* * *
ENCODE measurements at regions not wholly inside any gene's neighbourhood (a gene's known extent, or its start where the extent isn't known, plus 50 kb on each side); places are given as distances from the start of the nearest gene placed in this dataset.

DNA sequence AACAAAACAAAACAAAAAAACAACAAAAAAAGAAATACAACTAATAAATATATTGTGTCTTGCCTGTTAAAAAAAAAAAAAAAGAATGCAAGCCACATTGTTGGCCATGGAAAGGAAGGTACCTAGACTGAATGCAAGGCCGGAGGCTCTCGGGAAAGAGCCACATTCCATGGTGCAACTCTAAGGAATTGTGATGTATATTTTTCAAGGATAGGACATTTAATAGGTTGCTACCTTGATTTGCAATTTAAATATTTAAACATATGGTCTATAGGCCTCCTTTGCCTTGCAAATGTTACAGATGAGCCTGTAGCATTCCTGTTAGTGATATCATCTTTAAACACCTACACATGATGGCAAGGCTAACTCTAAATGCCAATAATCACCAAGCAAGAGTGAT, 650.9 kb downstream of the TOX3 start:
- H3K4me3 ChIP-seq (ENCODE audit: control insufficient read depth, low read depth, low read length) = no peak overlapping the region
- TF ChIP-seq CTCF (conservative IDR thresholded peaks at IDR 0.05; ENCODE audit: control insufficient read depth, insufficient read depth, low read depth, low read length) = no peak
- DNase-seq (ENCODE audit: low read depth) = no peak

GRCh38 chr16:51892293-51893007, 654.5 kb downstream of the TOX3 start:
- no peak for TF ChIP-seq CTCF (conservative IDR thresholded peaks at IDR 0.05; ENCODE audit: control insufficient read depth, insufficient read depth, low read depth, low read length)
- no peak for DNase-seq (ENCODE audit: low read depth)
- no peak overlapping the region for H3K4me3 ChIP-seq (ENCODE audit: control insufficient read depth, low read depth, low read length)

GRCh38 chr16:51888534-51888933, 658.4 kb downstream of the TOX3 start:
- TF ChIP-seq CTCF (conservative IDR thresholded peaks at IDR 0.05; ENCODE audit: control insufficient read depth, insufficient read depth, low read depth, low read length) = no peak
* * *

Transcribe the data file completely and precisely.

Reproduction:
ENCODE measurements at regions not wholly inside any gene's neighbourhood (a gene's known extent, or its start where the extent isn't known, plus 50 kb on each side); places are given as distances from the start of the nearest gene placed in this dataset.

DNA sequence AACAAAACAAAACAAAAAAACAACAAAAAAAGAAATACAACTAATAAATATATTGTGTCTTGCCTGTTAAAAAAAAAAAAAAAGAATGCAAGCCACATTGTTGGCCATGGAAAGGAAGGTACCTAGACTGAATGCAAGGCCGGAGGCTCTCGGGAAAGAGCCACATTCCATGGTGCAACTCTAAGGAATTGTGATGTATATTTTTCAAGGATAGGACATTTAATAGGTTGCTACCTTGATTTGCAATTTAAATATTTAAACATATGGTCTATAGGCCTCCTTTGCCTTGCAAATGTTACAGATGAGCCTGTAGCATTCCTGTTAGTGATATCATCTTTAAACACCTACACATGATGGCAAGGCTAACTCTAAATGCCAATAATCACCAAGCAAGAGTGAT, 650.9 kb downstream of the TOX3 start:
- H3K4me3 ChIP-seq (ENCODE audit: control insufficient read depth, low read depth, low read length) = no peak overlapping the region
- TF ChIP-seq CTCF (conservative IDR thresholded peaks at IDR 0.05; ENCODE audit: control insufficient read depth, insufficient read depth, low read depth, low read length) = no peak
- DNase-seq (ENCODE audit: low read depth) = no peak

GRCh38 chr16:51892293-51893007, 654.5 kb downstream of the TOX3 start:
- no peak for TF ChIP-seq CTCF (conservative IDR thresholded peaks at IDR 0.05; ENCODE audit: control insufficient read depth, insufficient read depth, low read depth, low read length)
- no peak for DNase-seq (ENCODE audit: low read depth)
- no peak overlapping the region for H3K4me3 ChIP-seq (ENCODE audit: control insufficient read depth, low read depth, low read length)

GRCh38 chr16:51888534-51888933, 658.4 kb downstream of the TOX3 start:
- TF ChIP-seq CTCF (conservative IDR thresholded peaks at IDR 0.05; ENCODE audit: control insufficient read depth, insufficient read depth, low read depth, low read length) = no peak